Dhammapada: Annotated & Explained

ISBN: 189336142X
ISBN 13: 9781893361423
By: Gautama Buddha Max Müller Jack Maguire

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About this book

This cornerstone Buddhist scripture, containing all of Buddhism's key teachings, is presented in an accessible edition that offers the complete text with facing-page commentary that explains all the names, terms, and references, in addition to giving insight into the text. Original.

Reader's Thoughts

Kally Sheng

The Dhammapada, A Collection of Verses Being One of the Canonical Books of the Buddhists, Translated from Pali by F. Max Muller: http://www.gutenberg.org/ebooks/2017From: The Sacred Books of the East Translated by Various Oriental Scholars Edited by F. Max Muller Volume X Part I [Note: The introduction, notes and index have been omitted.]CONTENTSChapter I. The Twin-VersesChapter II. On EarnestnessChapter III. ThoughtChapter IV. FlowersChapter V. The FoolChapter VI. The Wise Man (Pandita)Chapter VII. The Venerable (Arhat).Chapter VIII. The ThousandsChapter IX. EvilChapter X. PunishmentChapter XI. Old AgeChapter XII. SelfChapter XIII. The WorldChapter XIV. The Buddha (The Awakened)Chapter XV. HappinessChapter XVI. PleasureChapter XVII. AngerChapter XVIII. ImpurityChapter XIX. The JustChapter XX. The WayChapter XXI. MiscellaneousChapter XXII. The Downward CourseChapter XXIII. The ElephantChapter XXIV. ThirstChapter XXV. The Bhikshu (Mendicant)Chapter XXVI. The Brahmana (Arhat)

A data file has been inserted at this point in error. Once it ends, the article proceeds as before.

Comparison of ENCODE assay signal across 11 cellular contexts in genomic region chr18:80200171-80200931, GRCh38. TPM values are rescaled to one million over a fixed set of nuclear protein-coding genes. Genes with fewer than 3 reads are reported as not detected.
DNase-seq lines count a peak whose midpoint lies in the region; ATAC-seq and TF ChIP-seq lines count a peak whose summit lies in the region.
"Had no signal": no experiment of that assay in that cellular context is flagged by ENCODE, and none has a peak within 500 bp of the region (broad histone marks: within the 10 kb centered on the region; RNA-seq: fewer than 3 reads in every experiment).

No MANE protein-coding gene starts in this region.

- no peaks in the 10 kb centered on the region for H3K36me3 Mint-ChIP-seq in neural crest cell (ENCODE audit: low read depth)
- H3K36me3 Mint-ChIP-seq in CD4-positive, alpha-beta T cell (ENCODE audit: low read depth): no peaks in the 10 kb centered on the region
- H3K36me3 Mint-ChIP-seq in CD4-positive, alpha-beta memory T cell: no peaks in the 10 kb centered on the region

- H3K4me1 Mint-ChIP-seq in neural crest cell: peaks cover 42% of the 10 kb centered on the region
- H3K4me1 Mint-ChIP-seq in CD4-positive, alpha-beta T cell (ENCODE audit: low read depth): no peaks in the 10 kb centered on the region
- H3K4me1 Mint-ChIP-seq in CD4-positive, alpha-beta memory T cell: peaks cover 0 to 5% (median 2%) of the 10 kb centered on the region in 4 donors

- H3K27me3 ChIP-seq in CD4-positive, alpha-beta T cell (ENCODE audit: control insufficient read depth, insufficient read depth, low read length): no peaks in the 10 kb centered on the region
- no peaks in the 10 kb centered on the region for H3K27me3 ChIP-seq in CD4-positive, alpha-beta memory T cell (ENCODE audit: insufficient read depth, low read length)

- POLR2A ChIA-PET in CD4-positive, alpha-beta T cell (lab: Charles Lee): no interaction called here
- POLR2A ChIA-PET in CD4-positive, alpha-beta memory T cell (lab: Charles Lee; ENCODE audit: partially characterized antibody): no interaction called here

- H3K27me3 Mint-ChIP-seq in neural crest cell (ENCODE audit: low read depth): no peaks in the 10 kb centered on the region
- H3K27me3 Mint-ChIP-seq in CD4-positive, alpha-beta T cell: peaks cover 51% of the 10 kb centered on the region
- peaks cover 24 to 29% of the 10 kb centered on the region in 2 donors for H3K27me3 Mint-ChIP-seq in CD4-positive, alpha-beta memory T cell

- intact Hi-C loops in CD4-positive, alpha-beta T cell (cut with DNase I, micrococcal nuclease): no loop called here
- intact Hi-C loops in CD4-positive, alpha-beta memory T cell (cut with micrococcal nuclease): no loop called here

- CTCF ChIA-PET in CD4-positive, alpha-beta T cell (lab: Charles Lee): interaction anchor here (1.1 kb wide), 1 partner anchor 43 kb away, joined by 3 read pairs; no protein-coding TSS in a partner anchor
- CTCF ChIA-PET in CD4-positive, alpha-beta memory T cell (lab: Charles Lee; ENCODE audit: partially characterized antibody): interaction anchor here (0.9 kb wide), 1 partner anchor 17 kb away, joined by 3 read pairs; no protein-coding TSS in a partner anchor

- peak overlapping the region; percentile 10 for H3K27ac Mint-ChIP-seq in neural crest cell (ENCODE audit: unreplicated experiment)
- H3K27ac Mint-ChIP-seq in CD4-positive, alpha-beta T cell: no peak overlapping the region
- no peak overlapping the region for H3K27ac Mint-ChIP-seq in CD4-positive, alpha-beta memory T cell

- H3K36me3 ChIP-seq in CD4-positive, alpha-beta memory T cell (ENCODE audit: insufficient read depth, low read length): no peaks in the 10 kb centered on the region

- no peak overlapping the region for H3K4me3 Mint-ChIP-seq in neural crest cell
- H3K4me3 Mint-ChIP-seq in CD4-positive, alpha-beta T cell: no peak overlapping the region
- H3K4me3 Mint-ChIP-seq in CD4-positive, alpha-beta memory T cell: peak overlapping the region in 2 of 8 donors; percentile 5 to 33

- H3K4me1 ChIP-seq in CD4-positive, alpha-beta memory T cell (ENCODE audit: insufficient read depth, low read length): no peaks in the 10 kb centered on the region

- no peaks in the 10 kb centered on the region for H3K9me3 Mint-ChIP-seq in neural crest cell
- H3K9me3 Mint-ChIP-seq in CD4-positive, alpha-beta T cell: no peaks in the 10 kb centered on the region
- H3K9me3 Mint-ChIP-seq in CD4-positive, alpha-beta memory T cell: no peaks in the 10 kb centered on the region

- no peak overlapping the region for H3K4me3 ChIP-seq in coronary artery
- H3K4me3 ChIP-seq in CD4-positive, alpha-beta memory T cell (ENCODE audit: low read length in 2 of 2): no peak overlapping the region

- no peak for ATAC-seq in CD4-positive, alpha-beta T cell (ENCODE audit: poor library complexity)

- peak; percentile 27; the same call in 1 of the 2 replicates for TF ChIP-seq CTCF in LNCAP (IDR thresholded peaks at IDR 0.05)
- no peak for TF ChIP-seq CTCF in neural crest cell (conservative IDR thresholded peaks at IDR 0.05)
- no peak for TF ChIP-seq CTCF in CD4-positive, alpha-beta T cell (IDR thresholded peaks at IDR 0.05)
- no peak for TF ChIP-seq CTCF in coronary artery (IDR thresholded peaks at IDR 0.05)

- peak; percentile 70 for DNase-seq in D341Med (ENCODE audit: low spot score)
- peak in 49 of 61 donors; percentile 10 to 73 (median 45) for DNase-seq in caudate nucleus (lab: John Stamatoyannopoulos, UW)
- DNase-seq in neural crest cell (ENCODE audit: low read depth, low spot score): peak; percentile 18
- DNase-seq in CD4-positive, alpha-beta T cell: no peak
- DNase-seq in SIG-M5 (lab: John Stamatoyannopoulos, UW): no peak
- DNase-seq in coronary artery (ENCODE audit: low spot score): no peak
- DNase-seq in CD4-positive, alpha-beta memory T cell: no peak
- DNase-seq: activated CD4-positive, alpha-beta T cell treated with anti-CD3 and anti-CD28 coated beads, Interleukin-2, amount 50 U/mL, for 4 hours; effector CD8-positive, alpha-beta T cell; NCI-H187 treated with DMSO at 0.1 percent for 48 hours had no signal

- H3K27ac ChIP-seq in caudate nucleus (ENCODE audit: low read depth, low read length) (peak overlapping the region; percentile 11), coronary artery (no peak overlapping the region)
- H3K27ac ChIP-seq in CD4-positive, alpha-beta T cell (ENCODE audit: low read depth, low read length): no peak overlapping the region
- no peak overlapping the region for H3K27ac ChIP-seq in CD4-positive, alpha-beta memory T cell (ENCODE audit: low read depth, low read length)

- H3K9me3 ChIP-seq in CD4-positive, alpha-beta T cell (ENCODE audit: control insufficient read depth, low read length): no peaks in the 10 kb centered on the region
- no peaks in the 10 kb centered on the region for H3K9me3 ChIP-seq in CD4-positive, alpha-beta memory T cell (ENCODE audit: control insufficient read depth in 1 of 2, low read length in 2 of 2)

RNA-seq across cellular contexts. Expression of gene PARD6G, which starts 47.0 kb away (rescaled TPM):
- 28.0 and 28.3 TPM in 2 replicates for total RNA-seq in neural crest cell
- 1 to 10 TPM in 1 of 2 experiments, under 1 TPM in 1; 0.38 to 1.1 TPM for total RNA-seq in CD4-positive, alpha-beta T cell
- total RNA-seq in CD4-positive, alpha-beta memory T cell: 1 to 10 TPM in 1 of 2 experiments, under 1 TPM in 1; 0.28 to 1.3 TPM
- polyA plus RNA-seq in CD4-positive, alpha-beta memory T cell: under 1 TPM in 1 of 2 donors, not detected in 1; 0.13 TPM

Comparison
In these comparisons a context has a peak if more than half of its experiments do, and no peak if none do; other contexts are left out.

Bad Tim

this is a nice little edition. easy to carry around, but the print is still easy to read even when the lighting is not ideal.i've found that i enjoy the hindu texts better than other eastern texts i've read, because they haven't been stripped down to the one-horse show of non-attachment.

Chris Corbell

This is my favorite little book in the world.

Janie Cakes

This is a book filled with Buddhist quotes, and only quotes. These quotes are meant to inspire, and to teach a person morals. Some of these quotes were religiously biased, and some quotes were too repetitive. Pretty much, you'd have the same quote for a whole page, or up to 2 pages i.e. "'He abused me, he beat me, he defeated me, he robbed me' -- in those who harbor such thoughts hatred will never cease." "'He abused me, he beat me, he defeated me, he robbed me' -- in those who do not harbor such thoughts hatred will cease."...notice how only a few words change? There are plenty of quotes that do that in this book. There are even a few quotes that are just too old for this time period, very old fashioned. Despite all that, every 6 quotes i could find 1 or 2 really amazing quotes. Those quotes are enough to make you keep on reading and hoping to stumble upon the next one. I recommend this if you are trying to be a better Buddhist [FYI I'm not Buddhist], but you could read it just to gain some insight to life.here's a couple of my favorite quotes,"let the wise man guard his thoughts, for they are difficult to perceive, very artful, and they rush wherever they list: thoughts well guarded bring happiness""a man is not an elder because his head is gray; his age may be ripe, but he is called 'Old-in-vain'"

Ahmed Azimov

هو الأعظم انسانية بين جميع الكتب المقدسة التي قرأتها حتى اللحظه، هذا ان جاز تصنيفها تحت فرع العلوم الإنسانية اصلا# كن في الدرب ليشرق فيك النور

Karey

There is always room for compassion.

Roxana Saberi

Just reread this. Little and big gems of wisdom throughout.

Luis

Todo aspirante a budista debería leer esto, incluso quienes no, obviando ciertos dogmatismos, e intentando aplicar "el camino de la rectitud" en la vida diaria, a mi me ha servido mucho leer este pequeño manual. Lo recomiendo

Arun Divakar